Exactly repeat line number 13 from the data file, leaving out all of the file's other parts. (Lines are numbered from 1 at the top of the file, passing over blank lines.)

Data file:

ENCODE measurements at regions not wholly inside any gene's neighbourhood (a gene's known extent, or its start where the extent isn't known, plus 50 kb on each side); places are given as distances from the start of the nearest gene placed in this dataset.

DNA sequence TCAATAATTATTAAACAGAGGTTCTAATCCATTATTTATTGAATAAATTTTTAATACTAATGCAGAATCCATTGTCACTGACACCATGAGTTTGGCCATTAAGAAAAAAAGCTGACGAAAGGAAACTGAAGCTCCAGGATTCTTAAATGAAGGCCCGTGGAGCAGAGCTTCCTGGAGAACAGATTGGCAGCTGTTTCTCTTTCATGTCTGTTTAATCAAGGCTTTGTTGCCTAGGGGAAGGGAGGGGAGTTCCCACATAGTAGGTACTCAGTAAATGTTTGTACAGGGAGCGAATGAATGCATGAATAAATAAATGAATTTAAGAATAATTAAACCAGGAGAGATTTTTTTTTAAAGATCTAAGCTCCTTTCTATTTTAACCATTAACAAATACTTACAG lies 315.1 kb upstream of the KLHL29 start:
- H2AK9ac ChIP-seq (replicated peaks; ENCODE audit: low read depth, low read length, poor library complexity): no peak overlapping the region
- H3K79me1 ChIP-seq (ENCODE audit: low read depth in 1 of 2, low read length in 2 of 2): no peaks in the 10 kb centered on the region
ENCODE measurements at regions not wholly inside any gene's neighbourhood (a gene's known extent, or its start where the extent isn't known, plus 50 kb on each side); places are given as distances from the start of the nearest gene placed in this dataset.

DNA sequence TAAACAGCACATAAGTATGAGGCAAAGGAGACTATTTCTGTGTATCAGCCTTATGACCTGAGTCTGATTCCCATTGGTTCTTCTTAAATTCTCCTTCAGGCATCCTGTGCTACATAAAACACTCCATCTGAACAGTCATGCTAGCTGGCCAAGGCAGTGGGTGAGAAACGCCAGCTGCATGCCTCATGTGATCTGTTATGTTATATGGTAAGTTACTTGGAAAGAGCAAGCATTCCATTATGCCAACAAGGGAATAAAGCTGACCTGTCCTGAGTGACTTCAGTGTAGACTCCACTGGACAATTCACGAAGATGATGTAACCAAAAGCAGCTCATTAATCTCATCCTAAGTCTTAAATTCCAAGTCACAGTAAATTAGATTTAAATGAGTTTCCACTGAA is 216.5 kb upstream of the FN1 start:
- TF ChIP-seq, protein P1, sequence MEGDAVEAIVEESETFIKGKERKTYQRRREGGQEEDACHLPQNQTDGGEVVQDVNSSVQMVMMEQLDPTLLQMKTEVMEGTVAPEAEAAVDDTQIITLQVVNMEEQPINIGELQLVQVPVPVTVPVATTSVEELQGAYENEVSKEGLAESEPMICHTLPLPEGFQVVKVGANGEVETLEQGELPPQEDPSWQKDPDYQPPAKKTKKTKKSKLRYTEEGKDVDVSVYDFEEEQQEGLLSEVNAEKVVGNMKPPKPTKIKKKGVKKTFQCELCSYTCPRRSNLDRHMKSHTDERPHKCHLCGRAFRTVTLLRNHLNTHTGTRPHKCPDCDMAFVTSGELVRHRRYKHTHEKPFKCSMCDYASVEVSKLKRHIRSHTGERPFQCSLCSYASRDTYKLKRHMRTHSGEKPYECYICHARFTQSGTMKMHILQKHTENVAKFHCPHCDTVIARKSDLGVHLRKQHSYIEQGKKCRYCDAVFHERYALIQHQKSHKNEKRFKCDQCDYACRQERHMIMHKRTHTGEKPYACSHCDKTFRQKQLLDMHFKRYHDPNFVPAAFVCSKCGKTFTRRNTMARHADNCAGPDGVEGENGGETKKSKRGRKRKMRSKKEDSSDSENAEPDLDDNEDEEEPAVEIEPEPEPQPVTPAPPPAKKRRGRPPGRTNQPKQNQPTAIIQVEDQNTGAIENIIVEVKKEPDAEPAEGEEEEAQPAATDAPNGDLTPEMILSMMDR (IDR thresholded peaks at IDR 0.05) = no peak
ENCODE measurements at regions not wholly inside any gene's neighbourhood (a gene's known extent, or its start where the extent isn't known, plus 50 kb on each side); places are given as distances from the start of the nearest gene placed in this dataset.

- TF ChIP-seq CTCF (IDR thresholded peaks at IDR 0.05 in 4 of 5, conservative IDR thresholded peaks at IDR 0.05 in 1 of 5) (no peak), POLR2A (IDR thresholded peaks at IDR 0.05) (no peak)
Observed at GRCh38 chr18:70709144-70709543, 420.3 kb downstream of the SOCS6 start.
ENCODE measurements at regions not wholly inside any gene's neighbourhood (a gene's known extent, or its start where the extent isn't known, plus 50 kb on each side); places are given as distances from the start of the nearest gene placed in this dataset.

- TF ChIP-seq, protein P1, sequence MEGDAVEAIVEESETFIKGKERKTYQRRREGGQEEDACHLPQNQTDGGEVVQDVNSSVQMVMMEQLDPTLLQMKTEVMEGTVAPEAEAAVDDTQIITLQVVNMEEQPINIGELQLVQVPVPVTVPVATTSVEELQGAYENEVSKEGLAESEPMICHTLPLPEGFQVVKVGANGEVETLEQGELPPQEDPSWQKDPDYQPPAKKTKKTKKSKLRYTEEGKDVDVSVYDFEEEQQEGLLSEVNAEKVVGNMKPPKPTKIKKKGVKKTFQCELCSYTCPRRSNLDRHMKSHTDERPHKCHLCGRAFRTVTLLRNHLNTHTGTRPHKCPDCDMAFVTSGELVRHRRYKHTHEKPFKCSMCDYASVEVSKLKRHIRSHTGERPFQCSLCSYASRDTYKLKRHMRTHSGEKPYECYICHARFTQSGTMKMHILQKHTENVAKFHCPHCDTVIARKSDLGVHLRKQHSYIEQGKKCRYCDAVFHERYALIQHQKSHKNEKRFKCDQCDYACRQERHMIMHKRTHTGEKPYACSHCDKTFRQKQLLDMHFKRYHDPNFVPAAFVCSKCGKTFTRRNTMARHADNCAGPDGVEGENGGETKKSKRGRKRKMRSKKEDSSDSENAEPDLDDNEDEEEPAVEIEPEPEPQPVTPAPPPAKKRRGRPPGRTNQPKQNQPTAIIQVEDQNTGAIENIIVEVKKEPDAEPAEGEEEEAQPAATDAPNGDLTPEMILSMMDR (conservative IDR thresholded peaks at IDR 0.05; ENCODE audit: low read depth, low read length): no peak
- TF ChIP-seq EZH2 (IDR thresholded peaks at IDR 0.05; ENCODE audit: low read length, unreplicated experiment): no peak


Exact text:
- TF ChIP-seq EZH2 (IDR thresholded peaks at IDR 0.05; ENCODE audit: low read length, unreplicated experiment): no peak